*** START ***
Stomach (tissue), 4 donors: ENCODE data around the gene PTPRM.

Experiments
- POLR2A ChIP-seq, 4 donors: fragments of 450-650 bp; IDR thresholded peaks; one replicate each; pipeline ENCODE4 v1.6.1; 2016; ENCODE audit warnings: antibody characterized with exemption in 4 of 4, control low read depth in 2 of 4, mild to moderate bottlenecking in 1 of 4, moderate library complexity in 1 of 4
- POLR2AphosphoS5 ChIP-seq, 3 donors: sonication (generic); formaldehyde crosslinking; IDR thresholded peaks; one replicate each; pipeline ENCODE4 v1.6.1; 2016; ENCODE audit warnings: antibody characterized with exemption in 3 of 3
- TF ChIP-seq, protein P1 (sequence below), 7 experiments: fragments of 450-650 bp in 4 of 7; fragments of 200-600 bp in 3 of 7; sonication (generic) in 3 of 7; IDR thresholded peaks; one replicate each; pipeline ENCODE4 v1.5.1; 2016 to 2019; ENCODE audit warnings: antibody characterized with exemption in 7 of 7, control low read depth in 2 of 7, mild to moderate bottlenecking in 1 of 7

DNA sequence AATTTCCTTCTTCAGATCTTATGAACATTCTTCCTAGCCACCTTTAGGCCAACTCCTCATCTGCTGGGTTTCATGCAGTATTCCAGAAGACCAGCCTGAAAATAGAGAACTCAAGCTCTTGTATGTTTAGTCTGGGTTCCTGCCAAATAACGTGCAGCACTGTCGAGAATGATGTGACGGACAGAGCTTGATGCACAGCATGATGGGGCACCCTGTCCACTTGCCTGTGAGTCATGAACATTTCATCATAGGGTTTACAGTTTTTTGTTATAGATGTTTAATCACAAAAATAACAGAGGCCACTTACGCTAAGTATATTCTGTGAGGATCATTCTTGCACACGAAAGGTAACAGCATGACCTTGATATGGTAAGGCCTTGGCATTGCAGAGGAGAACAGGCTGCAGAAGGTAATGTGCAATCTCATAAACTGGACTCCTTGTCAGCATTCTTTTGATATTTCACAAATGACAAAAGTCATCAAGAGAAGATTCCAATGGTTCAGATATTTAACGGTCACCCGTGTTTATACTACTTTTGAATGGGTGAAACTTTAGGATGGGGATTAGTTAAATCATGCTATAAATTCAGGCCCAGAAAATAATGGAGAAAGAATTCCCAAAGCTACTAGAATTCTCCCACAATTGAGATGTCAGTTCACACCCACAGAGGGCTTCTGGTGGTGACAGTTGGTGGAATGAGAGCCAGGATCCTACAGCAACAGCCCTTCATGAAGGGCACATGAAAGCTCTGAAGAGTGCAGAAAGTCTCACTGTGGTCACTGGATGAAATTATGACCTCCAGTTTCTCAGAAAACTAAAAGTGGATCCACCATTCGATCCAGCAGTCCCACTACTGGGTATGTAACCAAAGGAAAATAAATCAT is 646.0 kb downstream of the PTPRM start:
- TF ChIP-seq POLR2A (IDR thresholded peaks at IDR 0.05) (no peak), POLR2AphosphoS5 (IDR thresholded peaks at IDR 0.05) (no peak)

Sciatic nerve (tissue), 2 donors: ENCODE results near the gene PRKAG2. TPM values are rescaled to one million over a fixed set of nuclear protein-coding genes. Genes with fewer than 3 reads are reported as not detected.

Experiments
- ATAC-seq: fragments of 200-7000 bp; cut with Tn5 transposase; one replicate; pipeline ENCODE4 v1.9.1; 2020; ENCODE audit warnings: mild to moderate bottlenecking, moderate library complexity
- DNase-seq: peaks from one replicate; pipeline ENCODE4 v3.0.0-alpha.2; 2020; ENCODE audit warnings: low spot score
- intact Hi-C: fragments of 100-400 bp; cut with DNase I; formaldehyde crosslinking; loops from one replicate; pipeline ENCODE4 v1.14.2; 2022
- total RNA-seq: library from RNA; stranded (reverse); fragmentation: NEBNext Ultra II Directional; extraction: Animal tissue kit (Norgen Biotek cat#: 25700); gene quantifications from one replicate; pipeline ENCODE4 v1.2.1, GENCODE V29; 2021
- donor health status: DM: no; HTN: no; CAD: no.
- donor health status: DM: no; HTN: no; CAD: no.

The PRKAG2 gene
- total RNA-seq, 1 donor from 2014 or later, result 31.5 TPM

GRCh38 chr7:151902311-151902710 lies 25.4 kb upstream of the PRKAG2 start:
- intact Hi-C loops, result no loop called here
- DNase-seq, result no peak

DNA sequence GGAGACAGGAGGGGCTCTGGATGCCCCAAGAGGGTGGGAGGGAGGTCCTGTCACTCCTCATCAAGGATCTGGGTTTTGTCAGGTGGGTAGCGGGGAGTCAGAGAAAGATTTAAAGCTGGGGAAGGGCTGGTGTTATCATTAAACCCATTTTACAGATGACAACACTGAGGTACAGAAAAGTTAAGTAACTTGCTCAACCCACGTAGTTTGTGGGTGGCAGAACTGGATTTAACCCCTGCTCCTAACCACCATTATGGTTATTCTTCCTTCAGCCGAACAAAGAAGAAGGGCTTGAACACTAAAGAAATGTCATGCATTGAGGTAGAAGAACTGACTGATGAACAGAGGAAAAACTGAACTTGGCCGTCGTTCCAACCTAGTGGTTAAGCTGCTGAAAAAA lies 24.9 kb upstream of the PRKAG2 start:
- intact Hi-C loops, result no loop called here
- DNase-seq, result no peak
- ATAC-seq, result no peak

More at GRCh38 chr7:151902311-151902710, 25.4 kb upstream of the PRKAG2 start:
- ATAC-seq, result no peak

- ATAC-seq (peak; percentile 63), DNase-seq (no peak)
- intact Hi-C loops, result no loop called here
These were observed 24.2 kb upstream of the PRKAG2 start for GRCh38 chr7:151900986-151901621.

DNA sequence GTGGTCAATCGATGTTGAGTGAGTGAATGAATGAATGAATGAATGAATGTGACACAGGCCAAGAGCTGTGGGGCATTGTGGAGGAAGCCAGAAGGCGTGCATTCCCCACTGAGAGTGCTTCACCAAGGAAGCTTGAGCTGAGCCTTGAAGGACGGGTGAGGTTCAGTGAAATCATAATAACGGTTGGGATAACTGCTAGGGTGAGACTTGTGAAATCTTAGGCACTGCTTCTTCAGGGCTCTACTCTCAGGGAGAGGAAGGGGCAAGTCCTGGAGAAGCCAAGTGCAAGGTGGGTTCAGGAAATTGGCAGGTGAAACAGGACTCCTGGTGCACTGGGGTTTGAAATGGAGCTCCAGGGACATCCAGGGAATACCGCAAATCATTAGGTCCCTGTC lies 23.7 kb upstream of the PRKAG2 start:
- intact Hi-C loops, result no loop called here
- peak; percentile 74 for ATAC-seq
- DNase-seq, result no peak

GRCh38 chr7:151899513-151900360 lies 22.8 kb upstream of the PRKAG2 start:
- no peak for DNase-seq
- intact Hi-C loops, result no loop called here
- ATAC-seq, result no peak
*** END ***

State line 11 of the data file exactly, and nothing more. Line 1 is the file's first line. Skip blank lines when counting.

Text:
- DNase-seq: peaks from one replicate; pipeline ENCODE4 v3.0.0-alpha.2; 2020; ENCODE audit warnings: low spot score